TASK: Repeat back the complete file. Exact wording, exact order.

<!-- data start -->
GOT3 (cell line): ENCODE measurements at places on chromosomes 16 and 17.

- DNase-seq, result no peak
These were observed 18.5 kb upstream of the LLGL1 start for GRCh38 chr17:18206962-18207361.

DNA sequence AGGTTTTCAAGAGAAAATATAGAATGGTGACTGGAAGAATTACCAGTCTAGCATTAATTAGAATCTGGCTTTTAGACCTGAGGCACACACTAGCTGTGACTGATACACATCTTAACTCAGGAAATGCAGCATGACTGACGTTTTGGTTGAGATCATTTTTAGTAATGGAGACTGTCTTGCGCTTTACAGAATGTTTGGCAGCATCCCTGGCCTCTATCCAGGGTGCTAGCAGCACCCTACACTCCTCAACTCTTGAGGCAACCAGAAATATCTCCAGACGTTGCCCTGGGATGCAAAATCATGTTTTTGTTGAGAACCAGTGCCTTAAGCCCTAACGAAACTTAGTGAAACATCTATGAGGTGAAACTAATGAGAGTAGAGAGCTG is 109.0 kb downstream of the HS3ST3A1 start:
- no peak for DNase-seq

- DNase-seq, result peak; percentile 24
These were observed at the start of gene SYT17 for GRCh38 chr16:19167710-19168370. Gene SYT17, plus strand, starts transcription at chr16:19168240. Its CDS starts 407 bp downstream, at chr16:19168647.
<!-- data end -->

GOT3 (cell line): ENCODE measurements at places on chromosomes 16 and 17.

- DNase-seq, result no peak
These were observed 18.5 kb upstream of the LLGL1 start for GRCh38 chr17:18206962-18207361.

DNA sequence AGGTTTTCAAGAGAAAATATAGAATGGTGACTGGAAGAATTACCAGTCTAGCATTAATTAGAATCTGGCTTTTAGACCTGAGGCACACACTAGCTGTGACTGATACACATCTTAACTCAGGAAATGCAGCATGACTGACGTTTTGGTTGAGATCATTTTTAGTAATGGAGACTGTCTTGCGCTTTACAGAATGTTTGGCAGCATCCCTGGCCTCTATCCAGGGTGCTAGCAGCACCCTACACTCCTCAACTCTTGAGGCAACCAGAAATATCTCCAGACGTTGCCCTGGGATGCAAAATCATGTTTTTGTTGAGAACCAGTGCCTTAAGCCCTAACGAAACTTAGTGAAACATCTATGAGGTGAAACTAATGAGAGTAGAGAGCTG is 109.0 kb downstream of the HS3ST3A1 start:
- no peak for DNase-seq

- DNase-seq, result peak; percentile 24
These were observed at the start of gene SYT17 for GRCh38 chr16:19167710-19168370. Gene SYT17, plus strand, starts transcription at chr16:19168240. Its CDS starts 407 bp downstream, at chr16:19168647.